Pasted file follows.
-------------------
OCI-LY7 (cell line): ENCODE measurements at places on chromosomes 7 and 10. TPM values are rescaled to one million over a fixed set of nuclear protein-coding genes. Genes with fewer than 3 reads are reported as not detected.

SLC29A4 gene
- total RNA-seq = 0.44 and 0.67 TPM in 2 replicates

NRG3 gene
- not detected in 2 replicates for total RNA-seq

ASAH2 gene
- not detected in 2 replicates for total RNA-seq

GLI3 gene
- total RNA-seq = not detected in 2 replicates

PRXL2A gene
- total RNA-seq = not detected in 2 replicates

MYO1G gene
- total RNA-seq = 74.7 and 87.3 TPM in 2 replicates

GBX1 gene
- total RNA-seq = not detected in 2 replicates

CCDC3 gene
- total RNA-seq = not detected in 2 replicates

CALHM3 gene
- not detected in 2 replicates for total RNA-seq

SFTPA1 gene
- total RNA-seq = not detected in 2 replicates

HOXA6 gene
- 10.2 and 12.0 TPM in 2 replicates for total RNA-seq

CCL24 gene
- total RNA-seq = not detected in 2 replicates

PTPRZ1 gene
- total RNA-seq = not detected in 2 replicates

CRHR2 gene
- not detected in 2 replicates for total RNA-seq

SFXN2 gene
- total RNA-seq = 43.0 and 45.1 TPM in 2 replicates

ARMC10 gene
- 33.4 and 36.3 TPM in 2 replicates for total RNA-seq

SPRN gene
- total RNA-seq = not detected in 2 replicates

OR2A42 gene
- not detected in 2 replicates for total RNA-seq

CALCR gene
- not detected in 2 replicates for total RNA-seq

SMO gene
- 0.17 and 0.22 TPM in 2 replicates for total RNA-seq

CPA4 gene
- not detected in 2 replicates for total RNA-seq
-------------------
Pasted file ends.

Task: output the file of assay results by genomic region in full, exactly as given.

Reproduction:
OCI-LY7 (cell line): ENCODE measurements at places on chromosomes 7 and 10. TPM values are rescaled to one million over a fixed set of nuclear protein-coding genes. Genes with fewer than 3 reads are reported as not detected.

SLC29A4 gene
- total RNA-seq = 0.44 and 0.67 TPM in 2 replicates

NRG3 gene
- not detected in 2 replicates for total RNA-seq

ASAH2 gene
- not detected in 2 replicates for total RNA-seq

GLI3 gene
- total RNA-seq = not detected in 2 replicates

PRXL2A gene
- total RNA-seq = not detected in 2 replicates

MYO1G gene
- total RNA-seq = 74.7 and 87.3 TPM in 2 replicates

GBX1 gene
- total RNA-seq = not detected in 2 replicates

CCDC3 gene
- total RNA-seq = not detected in 2 replicates

CALHM3 gene
- not detected in 2 replicates for total RNA-seq

SFTPA1 gene
- total RNA-seq = not detected in 2 replicates

HOXA6 gene
- 10.2 and 12.0 TPM in 2 replicates for total RNA-seq

CCL24 gene
- total RNA-seq = not detected in 2 replicates

PTPRZ1 gene
- total RNA-seq = not detected in 2 replicates

CRHR2 gene
- not detected in 2 replicates for total RNA-seq

SFXN2 gene
- total RNA-seq = 43.0 and 45.1 TPM in 2 replicates

ARMC10 gene
- 33.4 and 36.3 TPM in 2 replicates for total RNA-seq

SPRN gene
- total RNA-seq = not detected in 2 replicates

OR2A42 gene
- not detected in 2 replicates for total RNA-seq

CALCR gene
- not detected in 2 replicates for total RNA-seq

SMO gene
- 0.17 and 0.22 TPM in 2 replicates for total RNA-seq

CPA4 gene
- not detected in 2 replicates for total RNA-seq